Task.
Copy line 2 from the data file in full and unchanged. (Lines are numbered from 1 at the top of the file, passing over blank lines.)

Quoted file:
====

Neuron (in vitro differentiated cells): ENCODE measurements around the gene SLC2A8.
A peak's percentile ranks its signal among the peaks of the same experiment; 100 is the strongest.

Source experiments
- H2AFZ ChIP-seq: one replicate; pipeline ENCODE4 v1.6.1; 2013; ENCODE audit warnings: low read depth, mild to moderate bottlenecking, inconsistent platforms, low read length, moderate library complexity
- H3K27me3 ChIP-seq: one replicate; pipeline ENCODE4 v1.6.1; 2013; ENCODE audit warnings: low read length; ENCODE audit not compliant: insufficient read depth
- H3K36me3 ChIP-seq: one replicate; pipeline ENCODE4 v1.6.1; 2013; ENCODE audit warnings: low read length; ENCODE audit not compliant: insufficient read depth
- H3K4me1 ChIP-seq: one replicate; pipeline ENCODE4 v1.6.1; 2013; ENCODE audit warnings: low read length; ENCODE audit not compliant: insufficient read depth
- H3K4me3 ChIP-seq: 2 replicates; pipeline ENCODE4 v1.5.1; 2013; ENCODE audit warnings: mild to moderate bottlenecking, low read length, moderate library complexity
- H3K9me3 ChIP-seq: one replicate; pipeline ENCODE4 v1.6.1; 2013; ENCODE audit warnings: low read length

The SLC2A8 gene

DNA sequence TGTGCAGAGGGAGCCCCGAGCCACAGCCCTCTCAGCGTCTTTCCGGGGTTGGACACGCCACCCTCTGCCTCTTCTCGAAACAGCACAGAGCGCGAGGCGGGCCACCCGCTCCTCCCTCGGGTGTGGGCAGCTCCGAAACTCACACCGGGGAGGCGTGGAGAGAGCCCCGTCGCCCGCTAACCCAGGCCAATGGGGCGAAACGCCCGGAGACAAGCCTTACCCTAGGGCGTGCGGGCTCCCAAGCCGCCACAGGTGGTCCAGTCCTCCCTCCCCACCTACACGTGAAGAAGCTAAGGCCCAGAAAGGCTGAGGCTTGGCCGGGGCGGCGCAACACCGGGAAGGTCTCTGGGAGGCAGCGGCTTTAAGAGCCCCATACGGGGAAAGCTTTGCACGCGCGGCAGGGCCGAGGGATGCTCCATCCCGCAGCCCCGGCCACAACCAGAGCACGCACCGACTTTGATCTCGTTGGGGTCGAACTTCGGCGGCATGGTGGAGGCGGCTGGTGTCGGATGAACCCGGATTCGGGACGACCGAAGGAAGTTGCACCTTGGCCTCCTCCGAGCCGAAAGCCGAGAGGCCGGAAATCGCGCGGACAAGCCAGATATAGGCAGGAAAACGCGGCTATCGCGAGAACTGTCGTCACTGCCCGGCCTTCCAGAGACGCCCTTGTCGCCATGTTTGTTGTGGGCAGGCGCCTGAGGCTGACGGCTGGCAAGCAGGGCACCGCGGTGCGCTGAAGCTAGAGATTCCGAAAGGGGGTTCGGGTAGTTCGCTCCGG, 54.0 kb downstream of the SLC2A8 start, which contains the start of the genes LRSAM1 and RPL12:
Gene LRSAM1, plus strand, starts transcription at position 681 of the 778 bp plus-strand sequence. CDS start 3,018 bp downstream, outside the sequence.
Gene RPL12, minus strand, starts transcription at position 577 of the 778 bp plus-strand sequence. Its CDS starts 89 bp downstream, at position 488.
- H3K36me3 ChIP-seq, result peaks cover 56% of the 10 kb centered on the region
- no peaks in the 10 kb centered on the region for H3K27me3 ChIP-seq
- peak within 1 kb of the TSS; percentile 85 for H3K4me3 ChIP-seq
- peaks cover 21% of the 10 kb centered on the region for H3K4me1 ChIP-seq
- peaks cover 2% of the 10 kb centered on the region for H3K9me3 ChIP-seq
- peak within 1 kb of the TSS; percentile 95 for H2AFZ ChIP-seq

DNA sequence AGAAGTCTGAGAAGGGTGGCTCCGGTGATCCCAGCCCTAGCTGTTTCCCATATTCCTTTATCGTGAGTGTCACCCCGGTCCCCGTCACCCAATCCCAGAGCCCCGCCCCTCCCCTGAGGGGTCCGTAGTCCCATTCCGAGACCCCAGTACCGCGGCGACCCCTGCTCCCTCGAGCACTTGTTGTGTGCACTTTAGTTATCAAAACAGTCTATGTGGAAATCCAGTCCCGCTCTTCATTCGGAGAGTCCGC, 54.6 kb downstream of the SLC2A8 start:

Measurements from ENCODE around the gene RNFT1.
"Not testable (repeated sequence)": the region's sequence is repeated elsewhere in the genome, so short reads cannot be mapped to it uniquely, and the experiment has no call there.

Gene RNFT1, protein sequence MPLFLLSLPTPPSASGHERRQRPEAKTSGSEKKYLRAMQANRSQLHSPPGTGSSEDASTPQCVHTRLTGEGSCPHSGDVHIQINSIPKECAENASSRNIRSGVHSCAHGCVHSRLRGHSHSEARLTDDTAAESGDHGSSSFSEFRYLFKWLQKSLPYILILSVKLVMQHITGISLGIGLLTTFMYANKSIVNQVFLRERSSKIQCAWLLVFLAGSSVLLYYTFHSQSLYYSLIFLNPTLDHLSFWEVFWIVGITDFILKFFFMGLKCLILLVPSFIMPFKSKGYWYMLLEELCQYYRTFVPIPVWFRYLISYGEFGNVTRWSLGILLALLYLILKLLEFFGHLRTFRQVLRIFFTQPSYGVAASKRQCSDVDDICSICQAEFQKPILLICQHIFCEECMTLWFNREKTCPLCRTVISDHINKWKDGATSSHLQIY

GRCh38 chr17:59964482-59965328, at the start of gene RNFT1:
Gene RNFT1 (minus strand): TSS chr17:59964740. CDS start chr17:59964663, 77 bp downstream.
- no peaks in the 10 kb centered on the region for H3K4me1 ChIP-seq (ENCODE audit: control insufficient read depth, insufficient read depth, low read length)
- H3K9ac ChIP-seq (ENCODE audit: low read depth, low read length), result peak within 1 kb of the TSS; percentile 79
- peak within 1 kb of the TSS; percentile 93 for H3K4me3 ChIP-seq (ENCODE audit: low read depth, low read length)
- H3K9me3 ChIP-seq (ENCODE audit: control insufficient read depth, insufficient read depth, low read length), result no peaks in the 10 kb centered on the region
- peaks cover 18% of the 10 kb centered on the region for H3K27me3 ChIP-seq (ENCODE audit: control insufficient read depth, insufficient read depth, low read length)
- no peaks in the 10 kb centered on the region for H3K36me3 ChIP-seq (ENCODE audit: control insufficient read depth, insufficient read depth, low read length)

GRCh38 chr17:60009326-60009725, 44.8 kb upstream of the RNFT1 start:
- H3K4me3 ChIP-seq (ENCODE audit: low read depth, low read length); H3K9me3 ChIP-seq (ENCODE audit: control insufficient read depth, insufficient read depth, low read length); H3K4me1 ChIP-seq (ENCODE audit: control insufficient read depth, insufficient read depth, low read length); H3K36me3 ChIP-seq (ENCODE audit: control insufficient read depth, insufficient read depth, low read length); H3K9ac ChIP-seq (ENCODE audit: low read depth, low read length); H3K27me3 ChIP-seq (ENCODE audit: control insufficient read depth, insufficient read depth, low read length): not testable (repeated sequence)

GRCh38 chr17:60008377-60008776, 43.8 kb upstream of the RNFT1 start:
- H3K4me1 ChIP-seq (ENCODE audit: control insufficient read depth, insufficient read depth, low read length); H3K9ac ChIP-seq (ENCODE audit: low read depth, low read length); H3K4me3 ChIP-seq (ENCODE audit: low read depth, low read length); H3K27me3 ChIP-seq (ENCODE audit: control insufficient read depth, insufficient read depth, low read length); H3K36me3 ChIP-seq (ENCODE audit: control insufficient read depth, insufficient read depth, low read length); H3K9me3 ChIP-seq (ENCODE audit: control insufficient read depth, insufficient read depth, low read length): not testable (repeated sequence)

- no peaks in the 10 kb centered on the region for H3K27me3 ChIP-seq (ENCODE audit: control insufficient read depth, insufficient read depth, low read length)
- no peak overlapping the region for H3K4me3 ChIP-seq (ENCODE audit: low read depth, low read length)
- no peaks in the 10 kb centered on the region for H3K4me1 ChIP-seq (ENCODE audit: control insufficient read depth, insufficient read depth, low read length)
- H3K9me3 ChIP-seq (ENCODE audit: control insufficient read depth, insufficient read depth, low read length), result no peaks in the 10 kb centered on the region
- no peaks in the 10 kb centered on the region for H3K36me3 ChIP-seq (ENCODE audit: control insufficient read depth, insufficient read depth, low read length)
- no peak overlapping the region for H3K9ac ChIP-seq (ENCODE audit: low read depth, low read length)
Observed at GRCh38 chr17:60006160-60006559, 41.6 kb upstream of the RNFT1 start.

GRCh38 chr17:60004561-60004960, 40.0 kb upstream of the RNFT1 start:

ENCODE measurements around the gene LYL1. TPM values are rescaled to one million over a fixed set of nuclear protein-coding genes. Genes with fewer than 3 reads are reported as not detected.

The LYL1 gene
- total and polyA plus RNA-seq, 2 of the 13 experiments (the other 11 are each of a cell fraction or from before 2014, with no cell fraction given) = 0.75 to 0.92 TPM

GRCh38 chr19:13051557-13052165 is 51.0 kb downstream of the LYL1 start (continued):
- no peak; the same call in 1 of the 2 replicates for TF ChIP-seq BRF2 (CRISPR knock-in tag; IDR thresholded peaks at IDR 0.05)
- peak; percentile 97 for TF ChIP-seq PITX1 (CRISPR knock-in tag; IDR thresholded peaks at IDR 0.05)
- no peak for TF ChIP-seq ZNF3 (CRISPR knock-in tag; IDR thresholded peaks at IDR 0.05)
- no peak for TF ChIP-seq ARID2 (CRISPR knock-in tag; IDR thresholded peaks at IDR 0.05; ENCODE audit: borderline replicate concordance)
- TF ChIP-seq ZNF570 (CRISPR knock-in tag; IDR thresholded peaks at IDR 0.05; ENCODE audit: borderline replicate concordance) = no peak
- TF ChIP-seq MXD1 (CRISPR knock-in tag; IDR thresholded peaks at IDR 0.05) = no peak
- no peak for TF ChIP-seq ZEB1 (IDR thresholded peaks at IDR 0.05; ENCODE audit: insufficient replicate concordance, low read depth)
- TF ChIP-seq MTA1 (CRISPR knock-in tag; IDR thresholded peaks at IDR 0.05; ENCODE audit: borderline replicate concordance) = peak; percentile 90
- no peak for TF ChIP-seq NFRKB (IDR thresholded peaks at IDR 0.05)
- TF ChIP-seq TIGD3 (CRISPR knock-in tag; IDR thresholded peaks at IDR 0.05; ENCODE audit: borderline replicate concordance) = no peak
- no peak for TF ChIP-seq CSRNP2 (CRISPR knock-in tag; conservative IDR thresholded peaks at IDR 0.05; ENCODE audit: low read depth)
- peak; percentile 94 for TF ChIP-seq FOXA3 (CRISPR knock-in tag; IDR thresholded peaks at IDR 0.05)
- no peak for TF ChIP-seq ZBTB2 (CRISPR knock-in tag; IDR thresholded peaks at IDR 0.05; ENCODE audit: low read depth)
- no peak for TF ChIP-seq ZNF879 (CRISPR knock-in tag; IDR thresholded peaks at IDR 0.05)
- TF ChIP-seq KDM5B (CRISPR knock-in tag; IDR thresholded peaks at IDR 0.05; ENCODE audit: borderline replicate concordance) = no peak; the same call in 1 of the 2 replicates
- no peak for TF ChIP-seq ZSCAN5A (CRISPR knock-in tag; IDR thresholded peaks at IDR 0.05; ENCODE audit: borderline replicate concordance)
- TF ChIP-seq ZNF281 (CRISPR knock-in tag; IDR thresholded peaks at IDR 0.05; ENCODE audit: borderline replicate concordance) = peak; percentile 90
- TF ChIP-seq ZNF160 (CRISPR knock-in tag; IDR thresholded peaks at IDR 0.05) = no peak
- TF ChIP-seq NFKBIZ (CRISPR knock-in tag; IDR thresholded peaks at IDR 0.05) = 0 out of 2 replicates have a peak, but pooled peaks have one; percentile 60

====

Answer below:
A peak's percentile ranks its signal among the peaks of the same experiment; 100 is the strongest.